Most of the history of the world, in fact every society save ours, has always looked on the community rather than the individual as the more important. Family is of much higher import than the individual in many modern societies even today - particularly those untouched by our advertising which focuses so much on "self."

Marriage is not supposed to be the foundation of your happiness. Most people spend their whole lives looking for that. We put so many of our hopes and dreams on marriage, whether romantic, emotional, spiritual or otherwise. Family however, not just "marriage," is to be the vehicle of much of your spiritual growth. Where else are you called to such faith and faithfulness, self-giving, sacrifice, honor, devotion, procreation, education, patience, temperance and love. That can happen with

As for "my own terms" - what do I know?! Honestly, if I look back, I realize how much God has protected me from the innumerable bad choices in my life. Do I honestly want to have life on "my own terms?"

And to think that fulfillment is only available with a special person of your own choosing, for wholly selfish or emotional needs, is highly suspect. Besides, to think that you will pick the "right person" is so naive, for the truth is, few do! What is the divorce rate now anyway?
On top of that, people change. My wife has sometimes wondered if I don't suffer from multiple personality syndrome I have changed so much since we were married. And she has as well. Don't get me wrong, I love the woman I married, but a marriage cannot be based solely on that romantic thing many of us call "love."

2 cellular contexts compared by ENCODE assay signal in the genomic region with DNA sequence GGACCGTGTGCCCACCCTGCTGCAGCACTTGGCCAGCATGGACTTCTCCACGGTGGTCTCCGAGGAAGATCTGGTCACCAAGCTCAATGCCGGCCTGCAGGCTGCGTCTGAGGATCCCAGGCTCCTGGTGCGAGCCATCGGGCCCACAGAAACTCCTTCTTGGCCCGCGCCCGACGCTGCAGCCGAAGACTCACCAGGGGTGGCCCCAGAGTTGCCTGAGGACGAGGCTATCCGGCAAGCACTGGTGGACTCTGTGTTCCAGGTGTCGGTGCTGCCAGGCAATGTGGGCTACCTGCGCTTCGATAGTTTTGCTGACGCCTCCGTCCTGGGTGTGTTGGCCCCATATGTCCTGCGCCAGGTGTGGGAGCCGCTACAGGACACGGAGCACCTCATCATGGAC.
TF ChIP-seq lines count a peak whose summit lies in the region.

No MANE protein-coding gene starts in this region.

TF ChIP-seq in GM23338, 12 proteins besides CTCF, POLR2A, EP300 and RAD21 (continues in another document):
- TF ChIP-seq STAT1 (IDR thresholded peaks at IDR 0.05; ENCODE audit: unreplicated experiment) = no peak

In the end though, fulfillment is only available through one special person. But it isn't your spouse. It is Christ.

Ana, I agree.

By this same logic.... culturally, I don't think people like you and I, people watching this video blog.. [we] are raised in a different environment and have a different expectation which doesn't allow for this idea of [gay marriage] to sit well, but that doesn't mean it should be anathematized" .... yes, our christian environment may not allow it to sit well at the moment, but that doesn't mean it's bad on it's own grounds.

This is a repost, I apologize, but I thought it may be more appropriate here.

Question I've always had is "who is considered married"? Are non-Christians married, since they basically made their pledges to each other to a foreign god, or to no god at all? Does the Christian God here their requests? And if He does in this context, are there other requests of non-Christians that he would answer or grant?

I know many Christians say that they acknowledge people as married IF the state does so. But what if the state change the rules? What if the couple is a common law couple that just lives together for 7 years and the state deems them married?

And for those who may think non-Christians arent married, then if they do decide to become Christians, should they marry again - this time, under the true God of Christianity.